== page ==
Standard deviation percentiles are used to determine the percentage of occurrences that are above or below an average. In statistical analysis, the average of all numerical scores or occurrences is known as the mean. Since not all of the collected data will be equal to the mean, the standard deviation reflects how far the majority of that data will be from the average. In normal distributions, 50 percent of the occurrences will be either less than or greater than the data set's average.
One of the most efficient ways to think of standard deviation percentiles is as the amount of occurrences that will be included in a range of numerical scores. For example, a set of final exam test scores may be earned by a group of college students in an economics course. The mean will represent the average score, and in most cases will be assigned a percentile of 50 percent. Test scores that fall within one or two standard deviations from the mean will usually be assigned a different percentile.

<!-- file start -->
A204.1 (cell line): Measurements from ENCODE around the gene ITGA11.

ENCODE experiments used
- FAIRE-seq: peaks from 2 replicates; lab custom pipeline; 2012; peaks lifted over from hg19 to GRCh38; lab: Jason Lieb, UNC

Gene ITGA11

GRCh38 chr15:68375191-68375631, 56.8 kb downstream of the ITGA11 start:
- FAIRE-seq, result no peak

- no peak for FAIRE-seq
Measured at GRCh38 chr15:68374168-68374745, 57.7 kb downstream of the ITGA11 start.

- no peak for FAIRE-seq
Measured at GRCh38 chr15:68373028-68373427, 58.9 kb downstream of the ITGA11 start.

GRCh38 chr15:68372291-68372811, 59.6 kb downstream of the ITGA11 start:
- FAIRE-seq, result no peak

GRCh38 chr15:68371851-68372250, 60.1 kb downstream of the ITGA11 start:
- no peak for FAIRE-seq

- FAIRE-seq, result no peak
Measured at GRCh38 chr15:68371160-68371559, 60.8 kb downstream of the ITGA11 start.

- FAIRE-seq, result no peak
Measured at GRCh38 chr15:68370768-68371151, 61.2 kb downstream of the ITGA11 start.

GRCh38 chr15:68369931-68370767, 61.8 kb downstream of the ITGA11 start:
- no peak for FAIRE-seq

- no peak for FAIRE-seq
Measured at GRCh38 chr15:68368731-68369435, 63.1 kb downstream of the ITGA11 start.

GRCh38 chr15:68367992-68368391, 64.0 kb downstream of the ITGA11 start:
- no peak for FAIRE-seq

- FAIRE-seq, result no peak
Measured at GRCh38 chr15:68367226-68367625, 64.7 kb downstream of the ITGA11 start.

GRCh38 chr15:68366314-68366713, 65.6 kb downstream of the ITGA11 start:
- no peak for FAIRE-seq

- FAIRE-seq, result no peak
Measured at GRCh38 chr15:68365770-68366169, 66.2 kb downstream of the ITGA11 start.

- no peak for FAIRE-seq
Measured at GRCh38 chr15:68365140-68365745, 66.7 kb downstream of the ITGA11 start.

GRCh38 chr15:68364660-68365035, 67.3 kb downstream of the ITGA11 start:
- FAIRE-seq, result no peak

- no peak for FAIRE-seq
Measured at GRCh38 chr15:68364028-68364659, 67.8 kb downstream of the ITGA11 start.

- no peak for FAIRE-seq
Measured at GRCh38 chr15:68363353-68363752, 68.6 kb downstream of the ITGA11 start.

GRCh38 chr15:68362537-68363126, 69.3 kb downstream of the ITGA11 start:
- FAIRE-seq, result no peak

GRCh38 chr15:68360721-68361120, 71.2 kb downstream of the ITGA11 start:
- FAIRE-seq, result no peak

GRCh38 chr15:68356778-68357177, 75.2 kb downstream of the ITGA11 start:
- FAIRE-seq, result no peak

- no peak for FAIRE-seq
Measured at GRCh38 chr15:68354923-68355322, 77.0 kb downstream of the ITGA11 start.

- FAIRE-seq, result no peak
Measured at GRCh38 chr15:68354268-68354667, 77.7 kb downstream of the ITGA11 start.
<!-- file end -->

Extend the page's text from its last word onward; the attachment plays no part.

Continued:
Standard deviation percentiles that fall below the mean in a normal distribution are less than 50 percent. Those that deviate higher or to the right of the mean will be more than 50 percent. For instance, if the average exam score is 70, then scores that fall within a range of 71 to 81 might be assigned to the 75th percentile. Those scores that range between 59 and 69, on the other hand, would most likely be within the 25th percentile.
Graphical displays of standard deviation percentiles are often used to determine the significance of a particular score. Individuals can use average salary statistics to see if a particular income is significantly higher or lower than the average. For example, a salary that corresponds to the 90th percentile in a normal distribution means that the individual earns more than 90 percent of his peers. Standard deviation percentiles can also be grouped into spreads or ranges according to the data set's average.
Using standard deviation percentiles, someone can easily determine whether a numerical score is extremely high or low. In a class where a range of exam scores between 59 and 81 fall within one standard deviation of the average, 50 percent of the students will most likely produce an exam score somewhere between 59 and 81. Scores below 59 or above 81 may be within two to three standard deviations from the average.